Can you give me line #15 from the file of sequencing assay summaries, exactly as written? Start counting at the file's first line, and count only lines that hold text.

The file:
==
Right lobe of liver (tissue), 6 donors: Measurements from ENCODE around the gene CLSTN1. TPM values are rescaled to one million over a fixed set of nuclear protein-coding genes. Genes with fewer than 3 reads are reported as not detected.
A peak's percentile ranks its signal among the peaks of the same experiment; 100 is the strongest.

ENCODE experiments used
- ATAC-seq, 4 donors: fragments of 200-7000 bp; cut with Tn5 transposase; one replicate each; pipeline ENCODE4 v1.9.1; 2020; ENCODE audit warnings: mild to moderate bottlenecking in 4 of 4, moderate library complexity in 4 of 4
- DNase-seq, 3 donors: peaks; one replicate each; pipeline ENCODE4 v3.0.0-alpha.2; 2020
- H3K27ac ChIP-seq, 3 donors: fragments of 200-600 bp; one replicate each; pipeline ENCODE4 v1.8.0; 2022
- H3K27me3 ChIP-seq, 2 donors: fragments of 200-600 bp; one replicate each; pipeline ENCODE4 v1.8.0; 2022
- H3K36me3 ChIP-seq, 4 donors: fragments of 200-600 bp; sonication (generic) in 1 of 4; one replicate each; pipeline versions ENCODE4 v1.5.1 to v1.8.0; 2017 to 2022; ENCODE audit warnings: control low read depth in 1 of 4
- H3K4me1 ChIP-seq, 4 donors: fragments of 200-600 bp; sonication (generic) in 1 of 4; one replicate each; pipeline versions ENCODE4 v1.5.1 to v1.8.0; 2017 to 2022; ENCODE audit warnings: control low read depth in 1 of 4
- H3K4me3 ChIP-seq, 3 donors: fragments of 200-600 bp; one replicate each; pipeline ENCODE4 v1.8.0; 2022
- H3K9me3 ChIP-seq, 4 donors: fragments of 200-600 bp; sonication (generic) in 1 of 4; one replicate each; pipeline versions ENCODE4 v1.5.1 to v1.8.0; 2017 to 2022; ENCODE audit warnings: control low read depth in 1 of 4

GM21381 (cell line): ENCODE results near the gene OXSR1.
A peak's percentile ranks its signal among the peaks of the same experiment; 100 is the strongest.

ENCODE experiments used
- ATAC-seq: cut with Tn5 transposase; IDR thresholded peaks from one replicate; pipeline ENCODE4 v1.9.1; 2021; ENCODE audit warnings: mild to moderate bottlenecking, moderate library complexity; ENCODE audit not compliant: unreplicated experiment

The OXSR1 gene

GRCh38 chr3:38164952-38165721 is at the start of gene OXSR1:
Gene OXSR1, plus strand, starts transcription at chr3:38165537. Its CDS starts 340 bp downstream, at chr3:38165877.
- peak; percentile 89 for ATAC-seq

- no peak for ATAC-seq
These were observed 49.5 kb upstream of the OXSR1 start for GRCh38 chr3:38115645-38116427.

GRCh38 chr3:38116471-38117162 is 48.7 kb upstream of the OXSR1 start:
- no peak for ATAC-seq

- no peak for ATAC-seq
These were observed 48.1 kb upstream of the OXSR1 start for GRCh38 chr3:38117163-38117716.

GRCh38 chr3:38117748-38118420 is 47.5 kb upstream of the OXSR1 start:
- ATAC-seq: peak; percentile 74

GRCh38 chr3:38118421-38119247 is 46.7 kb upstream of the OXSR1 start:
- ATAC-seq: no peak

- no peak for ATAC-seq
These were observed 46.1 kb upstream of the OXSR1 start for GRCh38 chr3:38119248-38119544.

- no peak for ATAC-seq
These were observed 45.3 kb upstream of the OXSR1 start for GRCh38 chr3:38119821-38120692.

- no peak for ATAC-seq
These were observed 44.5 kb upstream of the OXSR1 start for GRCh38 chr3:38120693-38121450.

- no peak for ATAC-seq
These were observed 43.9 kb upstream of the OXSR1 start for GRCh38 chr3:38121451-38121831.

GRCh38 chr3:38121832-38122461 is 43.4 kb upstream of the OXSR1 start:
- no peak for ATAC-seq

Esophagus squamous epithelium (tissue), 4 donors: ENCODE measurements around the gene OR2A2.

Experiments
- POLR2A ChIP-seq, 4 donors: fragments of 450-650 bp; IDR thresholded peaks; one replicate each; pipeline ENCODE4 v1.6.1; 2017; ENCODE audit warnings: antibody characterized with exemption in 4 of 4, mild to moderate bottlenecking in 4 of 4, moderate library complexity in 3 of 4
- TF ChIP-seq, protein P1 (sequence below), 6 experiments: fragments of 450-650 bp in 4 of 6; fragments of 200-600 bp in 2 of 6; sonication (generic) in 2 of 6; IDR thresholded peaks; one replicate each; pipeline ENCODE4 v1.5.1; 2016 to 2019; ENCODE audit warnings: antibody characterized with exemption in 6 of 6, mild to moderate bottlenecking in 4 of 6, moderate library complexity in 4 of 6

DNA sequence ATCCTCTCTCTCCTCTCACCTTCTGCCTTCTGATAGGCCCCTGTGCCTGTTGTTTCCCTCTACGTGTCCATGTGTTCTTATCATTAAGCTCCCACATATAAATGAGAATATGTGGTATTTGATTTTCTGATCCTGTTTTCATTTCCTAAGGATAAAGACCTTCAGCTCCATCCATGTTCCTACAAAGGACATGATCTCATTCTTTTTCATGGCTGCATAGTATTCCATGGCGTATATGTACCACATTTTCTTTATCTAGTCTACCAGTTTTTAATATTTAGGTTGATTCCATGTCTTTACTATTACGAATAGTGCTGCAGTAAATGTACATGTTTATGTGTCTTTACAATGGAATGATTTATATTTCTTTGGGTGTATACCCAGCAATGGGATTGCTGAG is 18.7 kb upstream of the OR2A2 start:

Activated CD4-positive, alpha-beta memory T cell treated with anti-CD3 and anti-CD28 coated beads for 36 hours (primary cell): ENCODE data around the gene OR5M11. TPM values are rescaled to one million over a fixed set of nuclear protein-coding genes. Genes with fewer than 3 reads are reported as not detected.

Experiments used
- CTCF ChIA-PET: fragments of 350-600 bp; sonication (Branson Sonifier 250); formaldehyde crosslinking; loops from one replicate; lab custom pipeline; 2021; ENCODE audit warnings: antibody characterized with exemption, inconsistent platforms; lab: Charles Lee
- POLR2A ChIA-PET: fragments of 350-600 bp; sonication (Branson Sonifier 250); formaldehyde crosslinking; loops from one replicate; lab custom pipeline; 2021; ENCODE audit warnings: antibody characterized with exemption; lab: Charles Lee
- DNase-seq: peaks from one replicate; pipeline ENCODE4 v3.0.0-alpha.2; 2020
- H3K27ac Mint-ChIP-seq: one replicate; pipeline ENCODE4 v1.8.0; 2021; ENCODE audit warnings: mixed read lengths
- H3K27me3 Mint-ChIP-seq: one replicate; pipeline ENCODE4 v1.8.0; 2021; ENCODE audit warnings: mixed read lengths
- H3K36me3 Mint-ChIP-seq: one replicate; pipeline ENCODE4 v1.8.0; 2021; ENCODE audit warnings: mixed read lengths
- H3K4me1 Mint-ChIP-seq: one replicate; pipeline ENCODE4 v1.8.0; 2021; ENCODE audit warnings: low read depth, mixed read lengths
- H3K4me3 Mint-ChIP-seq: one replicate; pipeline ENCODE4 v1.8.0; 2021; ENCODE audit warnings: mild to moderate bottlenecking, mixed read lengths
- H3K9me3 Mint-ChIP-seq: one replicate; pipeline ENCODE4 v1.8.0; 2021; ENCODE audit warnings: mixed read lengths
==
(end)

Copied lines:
- ATAC-seq: cut with Tn5 transposase; IDR thresholded peaks from one replicate; pipeline ENCODE4 v1.9.1; 2021; ENCODE audit warnings: mild to moderate bottlenecking, moderate library complexity; ENCODE audit not compliant: unreplicated experiment